Write on

May 5, 1999

East Timor

Australia subsidises the Indonesian army with a yearly donation of $8 million, as well as training their troops in jungle warfare, and heaven knows what else that does not reach the newspapers!

It is a proven fact that the relationship between their army and the ABRI is a very incestuous one, something that is non-existent in western societies.

Considering this: to what extent is Australia financing the slaughter of the East Timorese?

Wouldn't it make much more sense if that $8 million went in constructive peace efforts or just in food relief like rice and sheep? This would diminish the power of the army, relieve the hunger and poverty of the population as we help our farmers, while bypassing corrupt politicians.

Pleas write, phone or fax your local parliamentarian, or Indonesian embassy. Time to save lives is running out.

Josie Leede
South Perth

US aggression

A very flatulent article from Bruce Wilson in London (Sunday Territorian, 25/4/99) hailing Tony Blair as "the new leader of the free world" in place of Bill Clinton ignores but does not alter the fact that all the postwar leaders of Western Europe, including the United Kingdom, have been no more than satraps of the United States presidency, regardless of the persons involved.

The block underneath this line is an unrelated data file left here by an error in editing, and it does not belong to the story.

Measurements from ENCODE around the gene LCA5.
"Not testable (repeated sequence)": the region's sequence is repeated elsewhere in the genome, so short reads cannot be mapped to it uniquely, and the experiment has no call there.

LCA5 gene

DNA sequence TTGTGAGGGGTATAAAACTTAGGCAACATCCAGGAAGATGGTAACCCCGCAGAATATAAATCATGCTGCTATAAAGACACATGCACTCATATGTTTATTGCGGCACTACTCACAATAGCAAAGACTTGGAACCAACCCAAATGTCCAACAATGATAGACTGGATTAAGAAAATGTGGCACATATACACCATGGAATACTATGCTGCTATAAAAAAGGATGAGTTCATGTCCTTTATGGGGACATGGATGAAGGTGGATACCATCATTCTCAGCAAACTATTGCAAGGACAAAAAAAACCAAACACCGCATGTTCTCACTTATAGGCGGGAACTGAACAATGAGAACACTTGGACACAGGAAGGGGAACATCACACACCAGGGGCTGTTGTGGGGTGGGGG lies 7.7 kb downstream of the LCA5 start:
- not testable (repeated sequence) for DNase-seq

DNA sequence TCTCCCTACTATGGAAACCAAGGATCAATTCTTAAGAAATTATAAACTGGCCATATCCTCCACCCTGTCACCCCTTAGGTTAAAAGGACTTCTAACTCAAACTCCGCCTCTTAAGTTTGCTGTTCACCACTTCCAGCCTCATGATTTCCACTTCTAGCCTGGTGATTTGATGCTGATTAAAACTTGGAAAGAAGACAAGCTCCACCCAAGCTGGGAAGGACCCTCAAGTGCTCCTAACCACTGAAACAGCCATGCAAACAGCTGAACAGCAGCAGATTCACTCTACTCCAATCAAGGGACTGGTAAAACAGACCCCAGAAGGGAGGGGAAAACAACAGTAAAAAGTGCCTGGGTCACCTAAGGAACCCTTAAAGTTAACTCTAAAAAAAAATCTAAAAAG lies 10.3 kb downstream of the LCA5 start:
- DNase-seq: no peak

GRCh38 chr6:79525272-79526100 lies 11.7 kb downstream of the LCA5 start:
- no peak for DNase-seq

The support of the Murdoch press for the aggression against Yugoslavia is simply insurance to obtain a major share of the communications and information media when the real goals of that aggression are achieved.

In a world with finite resources and increasing population and consumption levels the vast natural resources of the old Soviet Union are a glittering prize which the United States is determined to control. Russia is leaderless, with an incompetent government, a demoralised army and a population that no longer has a society worth fighting for.

The Yanks intend to pluck the turkey but first they must surround Russia with Quisling governments. After Yugoslavia, only Romania, Bulgaria and North Korea stand in the way.

Col Friel
Alawa NT


When will the lie stop? The lie that no-one will be worse off under the GST tax package.

The squabbles about modelling assumptions miss the key point. What really matters is that the proposed tax plan erodes government revenue. Over time, less revenue means reduced government spending on welfare, public transport, public schools, public health, legal aid, community services, and so on. The poor, sick and otherwise disadvantaged will bear the brunt of the cuts.

By raiding the budget to the tune of $5 billion of course nearly everyone can be made to look like a winner in the short term. But there are no free lunches. The income tax cuts — which heavily favour higher income earners — will eventually be paid for by providing less services for the battlers.

No losers from the GST package? You'd have to believe in fairies.

Brent Howard
Rydalmere NSW


It's time the heat, pressure and resistance to Westpac Banking Corporation's involvement in the development of the Jabiluka mine is deliberately and methodically increased.

This sleeping-giant supporter of North Limited, Energy Resources of Australia and the Federal Government needs to wake up to the fact that its morally and financially unacceptable behaviour is damaging to the best interests of Australians.